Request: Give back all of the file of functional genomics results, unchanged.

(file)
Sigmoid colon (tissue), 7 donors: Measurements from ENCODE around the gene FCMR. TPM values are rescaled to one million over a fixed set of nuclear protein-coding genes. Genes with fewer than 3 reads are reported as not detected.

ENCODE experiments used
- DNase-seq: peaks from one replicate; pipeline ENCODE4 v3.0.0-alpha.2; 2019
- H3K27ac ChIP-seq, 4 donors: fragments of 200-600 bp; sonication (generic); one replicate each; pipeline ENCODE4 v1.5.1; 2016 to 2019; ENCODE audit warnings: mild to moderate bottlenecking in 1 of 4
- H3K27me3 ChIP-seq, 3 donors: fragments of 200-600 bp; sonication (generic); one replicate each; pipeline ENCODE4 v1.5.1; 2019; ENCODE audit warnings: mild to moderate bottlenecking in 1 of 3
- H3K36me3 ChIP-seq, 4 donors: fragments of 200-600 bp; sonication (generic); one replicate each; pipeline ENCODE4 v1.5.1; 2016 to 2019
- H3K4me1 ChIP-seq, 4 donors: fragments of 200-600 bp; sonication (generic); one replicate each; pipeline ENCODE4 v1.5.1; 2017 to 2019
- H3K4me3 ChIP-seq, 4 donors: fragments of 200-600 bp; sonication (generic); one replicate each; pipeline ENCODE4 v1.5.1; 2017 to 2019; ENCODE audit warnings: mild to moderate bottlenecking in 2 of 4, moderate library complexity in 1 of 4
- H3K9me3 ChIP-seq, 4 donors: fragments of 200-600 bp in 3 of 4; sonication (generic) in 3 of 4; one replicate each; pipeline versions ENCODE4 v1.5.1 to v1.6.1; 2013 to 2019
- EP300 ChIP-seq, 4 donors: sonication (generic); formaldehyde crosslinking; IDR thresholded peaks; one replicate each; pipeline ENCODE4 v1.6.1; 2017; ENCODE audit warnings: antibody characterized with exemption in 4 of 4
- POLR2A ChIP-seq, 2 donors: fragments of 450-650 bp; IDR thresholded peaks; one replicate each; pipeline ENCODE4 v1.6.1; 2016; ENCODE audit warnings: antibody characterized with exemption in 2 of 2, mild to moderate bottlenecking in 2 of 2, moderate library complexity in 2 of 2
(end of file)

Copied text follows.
Sigmoid colon (tissue), 7 donors: Measurements from ENCODE around the gene FCMR. TPM values are rescaled to one million over a fixed set of nuclear protein-coding genes. Genes with fewer than 3 reads are reported as not detected.

ENCODE experiments used
- DNase-seq: peaks from one replicate; pipeline ENCODE4 v3.0.0-alpha.2; 2019
- H3K27ac ChIP-seq, 4 donors: fragments of 200-600 bp; sonication (generic); one replicate each; pipeline ENCODE4 v1.5.1; 2016 to 2019; ENCODE audit warnings: mild to moderate bottlenecking in 1 of 4
- H3K27me3 ChIP-seq, 3 donors: fragments of 200-600 bp; sonication (generic); one replicate each; pipeline ENCODE4 v1.5.1; 2019; ENCODE audit warnings: mild to moderate bottlenecking in 1 of 3
- H3K36me3 ChIP-seq, 4 donors: fragments of 200-600 bp; sonication (generic); one replicate each; pipeline ENCODE4 v1.5.1; 2016 to 2019
- H3K4me1 ChIP-seq, 4 donors: fragments of 200-600 bp; sonication (generic); one replicate each; pipeline ENCODE4 v1.5.1; 2017 to 2019
- H3K4me3 ChIP-seq, 4 donors: fragments of 200-600 bp; sonication (generic); one replicate each; pipeline ENCODE4 v1.5.1; 2017 to 2019; ENCODE audit warnings: mild to moderate bottlenecking in 2 of 4, moderate library complexity in 1 of 4
- H3K9me3 ChIP-seq, 4 donors: fragments of 200-600 bp in 3 of 4; sonication (generic) in 3 of 4; one replicate each; pipeline versions ENCODE4 v1.5.1 to v1.6.1; 2013 to 2019
- EP300 ChIP-seq, 4 donors: sonication (generic); formaldehyde crosslinking; IDR thresholded peaks; one replicate each; pipeline ENCODE4 v1.6.1; 2017; ENCODE audit warnings: antibody characterized with exemption in 4 of 4
- POLR2A ChIP-seq, 2 donors: fragments of 450-650 bp; IDR thresholded peaks; one replicate each; pipeline ENCODE4 v1.6.1; 2016; ENCODE audit warnings: antibody characterized with exemption in 2 of 2, mild to moderate bottlenecking in 2 of 2, moderate library complexity in 2 of 2